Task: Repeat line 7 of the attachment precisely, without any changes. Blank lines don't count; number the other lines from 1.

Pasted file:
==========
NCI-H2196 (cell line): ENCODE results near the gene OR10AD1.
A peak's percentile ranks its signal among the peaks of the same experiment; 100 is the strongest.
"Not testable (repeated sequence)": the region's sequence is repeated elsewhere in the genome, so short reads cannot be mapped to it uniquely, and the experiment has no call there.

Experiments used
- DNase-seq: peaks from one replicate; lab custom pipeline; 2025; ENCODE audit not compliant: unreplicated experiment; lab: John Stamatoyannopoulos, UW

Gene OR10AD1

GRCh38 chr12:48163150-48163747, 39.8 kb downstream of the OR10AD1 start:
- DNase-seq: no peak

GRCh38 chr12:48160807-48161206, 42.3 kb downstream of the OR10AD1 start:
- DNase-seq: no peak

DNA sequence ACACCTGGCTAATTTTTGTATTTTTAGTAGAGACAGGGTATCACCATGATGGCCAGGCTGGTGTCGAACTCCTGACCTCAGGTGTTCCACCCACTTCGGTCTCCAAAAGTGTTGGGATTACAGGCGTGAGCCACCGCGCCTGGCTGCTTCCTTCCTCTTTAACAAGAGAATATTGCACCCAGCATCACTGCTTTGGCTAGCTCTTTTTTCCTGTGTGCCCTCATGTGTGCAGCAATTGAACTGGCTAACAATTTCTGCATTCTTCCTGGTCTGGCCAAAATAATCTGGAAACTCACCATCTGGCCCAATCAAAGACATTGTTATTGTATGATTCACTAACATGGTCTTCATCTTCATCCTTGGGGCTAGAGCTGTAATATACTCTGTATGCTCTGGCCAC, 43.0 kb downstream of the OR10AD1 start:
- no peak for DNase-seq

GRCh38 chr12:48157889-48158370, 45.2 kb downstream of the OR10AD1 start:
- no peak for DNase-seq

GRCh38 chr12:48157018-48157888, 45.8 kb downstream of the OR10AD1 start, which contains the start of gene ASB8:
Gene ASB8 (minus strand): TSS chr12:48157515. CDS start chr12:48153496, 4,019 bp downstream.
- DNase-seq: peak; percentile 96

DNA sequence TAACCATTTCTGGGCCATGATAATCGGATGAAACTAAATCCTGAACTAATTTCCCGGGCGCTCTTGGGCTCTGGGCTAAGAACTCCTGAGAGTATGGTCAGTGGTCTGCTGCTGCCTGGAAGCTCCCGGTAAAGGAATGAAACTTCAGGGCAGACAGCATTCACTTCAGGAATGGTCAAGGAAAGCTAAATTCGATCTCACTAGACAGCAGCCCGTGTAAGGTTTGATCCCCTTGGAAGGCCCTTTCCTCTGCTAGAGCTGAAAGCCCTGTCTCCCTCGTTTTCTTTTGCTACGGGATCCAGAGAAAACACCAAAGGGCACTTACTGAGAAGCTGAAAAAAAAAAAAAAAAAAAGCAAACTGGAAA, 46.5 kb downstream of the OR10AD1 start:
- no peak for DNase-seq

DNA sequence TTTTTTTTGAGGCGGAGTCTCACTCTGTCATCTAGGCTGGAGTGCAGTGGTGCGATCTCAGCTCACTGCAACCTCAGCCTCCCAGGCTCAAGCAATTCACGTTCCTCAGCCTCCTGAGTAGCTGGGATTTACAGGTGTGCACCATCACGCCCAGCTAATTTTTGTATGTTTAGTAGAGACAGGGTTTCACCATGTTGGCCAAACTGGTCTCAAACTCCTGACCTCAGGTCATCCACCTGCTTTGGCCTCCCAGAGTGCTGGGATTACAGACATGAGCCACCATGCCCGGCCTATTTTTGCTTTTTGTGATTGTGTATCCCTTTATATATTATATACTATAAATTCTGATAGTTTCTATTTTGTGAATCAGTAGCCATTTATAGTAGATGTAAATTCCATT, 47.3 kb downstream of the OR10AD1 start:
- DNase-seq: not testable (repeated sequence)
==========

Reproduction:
GRCh38 chr12:48163150-48163747, 39.8 kb downstream of the OR10AD1 start: